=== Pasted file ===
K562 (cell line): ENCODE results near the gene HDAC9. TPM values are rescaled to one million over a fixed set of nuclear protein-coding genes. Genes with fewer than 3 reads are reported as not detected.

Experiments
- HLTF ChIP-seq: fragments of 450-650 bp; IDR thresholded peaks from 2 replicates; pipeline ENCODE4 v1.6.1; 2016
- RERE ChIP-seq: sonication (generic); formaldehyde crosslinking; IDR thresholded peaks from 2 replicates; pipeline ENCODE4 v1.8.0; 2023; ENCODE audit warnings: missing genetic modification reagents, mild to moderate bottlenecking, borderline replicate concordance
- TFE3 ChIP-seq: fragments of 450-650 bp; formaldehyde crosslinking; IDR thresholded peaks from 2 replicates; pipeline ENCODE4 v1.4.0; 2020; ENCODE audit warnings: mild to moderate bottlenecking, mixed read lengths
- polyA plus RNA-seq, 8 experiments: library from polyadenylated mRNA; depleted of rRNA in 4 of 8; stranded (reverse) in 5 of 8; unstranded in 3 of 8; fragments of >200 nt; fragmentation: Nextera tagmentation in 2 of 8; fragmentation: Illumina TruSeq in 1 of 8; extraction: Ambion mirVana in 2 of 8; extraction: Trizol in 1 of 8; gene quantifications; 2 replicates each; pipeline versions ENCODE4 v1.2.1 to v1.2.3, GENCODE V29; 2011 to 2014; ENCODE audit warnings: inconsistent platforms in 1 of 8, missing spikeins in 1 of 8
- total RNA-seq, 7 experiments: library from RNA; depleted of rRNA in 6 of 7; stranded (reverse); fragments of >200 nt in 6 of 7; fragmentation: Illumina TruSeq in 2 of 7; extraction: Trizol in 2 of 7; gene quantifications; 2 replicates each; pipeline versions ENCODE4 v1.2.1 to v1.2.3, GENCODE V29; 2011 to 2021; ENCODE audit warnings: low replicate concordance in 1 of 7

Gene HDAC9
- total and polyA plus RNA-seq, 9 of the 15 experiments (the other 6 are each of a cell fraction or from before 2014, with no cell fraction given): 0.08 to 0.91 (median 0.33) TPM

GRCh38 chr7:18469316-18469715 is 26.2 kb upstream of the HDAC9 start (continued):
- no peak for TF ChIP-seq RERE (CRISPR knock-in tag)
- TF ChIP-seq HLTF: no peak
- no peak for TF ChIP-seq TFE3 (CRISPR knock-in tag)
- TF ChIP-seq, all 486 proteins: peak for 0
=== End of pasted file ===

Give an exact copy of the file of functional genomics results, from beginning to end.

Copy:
K562 (cell line): ENCODE results near the gene HDAC9. TPM values are rescaled to one million over a fixed set of nuclear protein-coding genes. Genes with fewer than 3 reads are reported as not detected.

Experiments
- HLTF ChIP-seq: fragments of 450-650 bp; IDR thresholded peaks from 2 replicates; pipeline ENCODE4 v1.6.1; 2016
- RERE ChIP-seq: sonication (generic); formaldehyde crosslinking; IDR thresholded peaks from 2 replicates; pipeline ENCODE4 v1.8.0; 2023; ENCODE audit warnings: missing genetic modification reagents, mild to moderate bottlenecking, borderline replicate concordance
- TFE3 ChIP-seq: fragments of 450-650 bp; formaldehyde crosslinking; IDR thresholded peaks from 2 replicates; pipeline ENCODE4 v1.4.0; 2020; ENCODE audit warnings: mild to moderate bottlenecking, mixed read lengths
- polyA plus RNA-seq, 8 experiments: library from polyadenylated mRNA; depleted of rRNA in 4 of 8; stranded (reverse) in 5 of 8; unstranded in 3 of 8; fragments of >200 nt; fragmentation: Nextera tagmentation in 2 of 8; fragmentation: Illumina TruSeq in 1 of 8; extraction: Ambion mirVana in 2 of 8; extraction: Trizol in 1 of 8; gene quantifications; 2 replicates each; pipeline versions ENCODE4 v1.2.1 to v1.2.3, GENCODE V29; 2011 to 2014; ENCODE audit warnings: inconsistent platforms in 1 of 8, missing spikeins in 1 of 8
- total RNA-seq, 7 experiments: library from RNA; depleted of rRNA in 6 of 7; stranded (reverse); fragments of >200 nt in 6 of 7; fragmentation: Illumina TruSeq in 2 of 7; extraction: Trizol in 2 of 7; gene quantifications; 2 replicates each; pipeline versions ENCODE4 v1.2.1 to v1.2.3, GENCODE V29; 2011 to 2021; ENCODE audit warnings: low replicate concordance in 1 of 7

Gene HDAC9
- total and polyA plus RNA-seq, 9 of the 15 experiments (the other 6 are each of a cell fraction or from before 2014, with no cell fraction given): 0.08 to 0.91 (median 0.33) TPM

GRCh38 chr7:18469316-18469715 is 26.2 kb upstream of the HDAC9 start (continued):
- no peak for TF ChIP-seq RERE (CRISPR knock-in tag)
- TF ChIP-seq HLTF: no peak
- no peak for TF ChIP-seq TFE3 (CRISPR knock-in tag)
- TF ChIP-seq, all 486 proteins: peak for 0